5 Facts About Online Average Gift Size

January 25, 2018 Ashley Davis

5 Facts About Online Average Gift Size

By Steve MacLaughlin

I have a confession to make. I used to believe that online average gift size was a vanity metric. It made for interesting tweets and blog post headlines about online giving trends, but it wasn’t very useful.

The big reason for my troubles with average gift amounts are because of the outliers in the data that can skew the data. When we replace averages with medians, it provides a more accurate and less overstated view of giving. As you’ll recall from your last statistics class, a median is the middle value between the largest and smallest in a set of numbers. That means that half the online donations are above the median and half of them are below the median.

Using online median gift amounts provides a much better picture of giving trends. With that in mind, Blackbaud analyzed $1.9 billion in online gifts in 2016 from more than 4,000 nonprofit organizations in the United States. Each organization has also been classified by sector using the National Taxonomy of Exempt Entities (NTEE) code. Those classifications have been grouped into one of ten sub-sectors to provide a better view of what is happening with different types of nonprofits.


Here are 5 facts about online average donations:


Average Online Gift Size to Non Profits



1. Median Online Gift Size was $178 in 2016: Online gifts tend to be larger than traditional offline fundraising gifts, especially direct mail giving. As a point of comparison, in 2016 the median offline gift less than $1,000 was $20.

2. Education Institutions have the Largest Online Median Gift Size:  K-12 Schools had a median online gift amount of $276 and Higher Education institutions had a median online gift of $232 in 2016. For many years now this trend has held up when analyzing online giving.

3. Medical Research Organizations have the Smallest Online Gift Size: The Medical Research sector has an online median gift size of $89. The prevalence of smaller peer-to-peer fundraising gifts contributes to a lower gift size compared to other sectors.

4. Online Median Gift Size has Seasonality: The size of an online gift changes a lot during the year. Every single sector sees fluctuations throughout the entire year. This reinforces the need to be change your online ask amounts throughout the year.

5. Median Gift Sizes are a better measure than Average Gift Sizes: We know that it is common for nonprofits to receive online gifts of $1,000, $5,000 or more. These outliers tends to skew averages and for that reason median gift sizes are better measurement of online gift amount trends.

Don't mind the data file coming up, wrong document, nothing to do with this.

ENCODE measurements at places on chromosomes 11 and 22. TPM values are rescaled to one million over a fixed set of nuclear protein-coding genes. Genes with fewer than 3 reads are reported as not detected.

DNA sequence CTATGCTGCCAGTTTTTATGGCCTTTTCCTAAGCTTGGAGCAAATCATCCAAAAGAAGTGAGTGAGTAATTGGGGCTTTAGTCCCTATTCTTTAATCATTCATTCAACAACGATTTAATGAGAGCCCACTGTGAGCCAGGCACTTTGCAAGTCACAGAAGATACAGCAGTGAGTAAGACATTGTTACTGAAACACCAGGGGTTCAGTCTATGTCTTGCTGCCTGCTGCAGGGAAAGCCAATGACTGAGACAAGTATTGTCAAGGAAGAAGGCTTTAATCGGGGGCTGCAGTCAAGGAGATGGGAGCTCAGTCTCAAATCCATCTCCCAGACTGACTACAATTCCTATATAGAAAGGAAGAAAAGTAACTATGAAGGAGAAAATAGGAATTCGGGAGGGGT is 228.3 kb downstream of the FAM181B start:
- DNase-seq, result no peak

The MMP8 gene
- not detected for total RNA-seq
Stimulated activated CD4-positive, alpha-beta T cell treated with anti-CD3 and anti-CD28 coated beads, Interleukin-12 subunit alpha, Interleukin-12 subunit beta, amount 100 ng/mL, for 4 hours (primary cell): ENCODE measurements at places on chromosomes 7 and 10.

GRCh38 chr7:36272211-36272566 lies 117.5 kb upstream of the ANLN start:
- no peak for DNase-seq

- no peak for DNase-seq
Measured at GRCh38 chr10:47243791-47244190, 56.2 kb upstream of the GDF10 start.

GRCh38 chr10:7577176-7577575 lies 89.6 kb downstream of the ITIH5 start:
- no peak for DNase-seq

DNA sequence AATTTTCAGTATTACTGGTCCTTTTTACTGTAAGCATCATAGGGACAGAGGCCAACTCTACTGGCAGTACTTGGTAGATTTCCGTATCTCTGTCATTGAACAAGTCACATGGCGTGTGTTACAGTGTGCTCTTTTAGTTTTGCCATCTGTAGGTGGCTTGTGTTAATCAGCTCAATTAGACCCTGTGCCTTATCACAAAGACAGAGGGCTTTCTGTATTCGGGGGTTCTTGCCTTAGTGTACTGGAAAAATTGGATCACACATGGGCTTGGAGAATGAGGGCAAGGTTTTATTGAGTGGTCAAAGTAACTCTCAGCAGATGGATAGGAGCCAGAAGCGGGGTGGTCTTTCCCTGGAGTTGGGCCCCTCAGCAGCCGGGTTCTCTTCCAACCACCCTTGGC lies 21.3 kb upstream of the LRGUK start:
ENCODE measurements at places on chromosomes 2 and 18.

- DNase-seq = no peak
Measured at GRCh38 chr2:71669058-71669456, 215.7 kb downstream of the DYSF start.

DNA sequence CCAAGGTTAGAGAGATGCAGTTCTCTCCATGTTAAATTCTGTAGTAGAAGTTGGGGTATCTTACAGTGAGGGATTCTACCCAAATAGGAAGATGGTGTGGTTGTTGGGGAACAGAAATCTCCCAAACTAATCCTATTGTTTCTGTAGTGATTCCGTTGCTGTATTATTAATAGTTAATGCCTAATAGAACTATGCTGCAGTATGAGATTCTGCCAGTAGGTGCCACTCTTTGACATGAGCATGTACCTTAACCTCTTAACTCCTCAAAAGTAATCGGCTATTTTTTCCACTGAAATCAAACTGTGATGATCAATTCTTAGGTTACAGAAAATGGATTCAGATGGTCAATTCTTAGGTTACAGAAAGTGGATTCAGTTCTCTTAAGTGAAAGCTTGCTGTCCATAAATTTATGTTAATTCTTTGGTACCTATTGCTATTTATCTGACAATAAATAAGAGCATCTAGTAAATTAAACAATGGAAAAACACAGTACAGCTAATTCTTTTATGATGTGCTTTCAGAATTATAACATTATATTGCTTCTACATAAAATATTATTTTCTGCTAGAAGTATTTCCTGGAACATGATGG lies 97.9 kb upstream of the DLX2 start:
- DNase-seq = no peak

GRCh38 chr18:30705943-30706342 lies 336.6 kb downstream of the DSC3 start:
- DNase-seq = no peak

What should you do with these online donation statistics?

Compare your own online median gift size trends to the chart above. How are you trending? Consider adjusting your online donation form ask amounts over time. Optimize your donation pages to encourage monthly giving. Test different ask amounts with different groups. Understand the behavior of your online donors. Whatever you do, just don’t keep doing the same things over and over again.

About the Author: Steve MacLaughlin

Vice President of Data & Analytics at Blackbaud and bestselling author of Data Driven Nonprofits.

MacLaughlin has been featured as a fundraising and nonprofit expert in many mainstream publications, including The New York TimesThe Washington PostThe Los Angeles TimesThe Boston GlobeThe Chronicle of PhilanthropyUSA TodayThe NonProfit Times, Bloomberg, and has appeared on NPR.

He is a frequent speaker at events including the Association of Fundraising Professionals (AFP), Association for Healthcare Philanthropy (AHP), American Marketing Association (AMA), Council for Advancement and Support of Education (CASE), Direct Marketing Fundraisers Association (DMFA), Giving Institute Summer Symposium, National Association of Independent School (NAIS), Nonprofit Technology Network (NTEN), Institute of Fundraising National Convention, Civil Society Conference, Resource Alliance’s Fundraising Online, and a keynote speaker at such events as the Crescendo Practical Planned Giving Conference.

Steve serves on the Nonprofit Technology Network (NTEN) Board of Directors and supports its focus on both the growth and professionalism of the nonprofit technology field as well as building knowledge and information sharing capacity throughout the sector.

He is a frequent blogger, published author of a chapter in the book People to People Fundraising: Social Networking and Web 2.0 for Charities, and is a co-editor of the book Internet Management for Nonprofits: Strategies, Tools & Trade Secrets. His latest book, Data Driven Nonprofits, became a bestseller in 2016.

Steve earned both his undergraduate degree and a Master of Science degree in Interactive Media from Indiana University.

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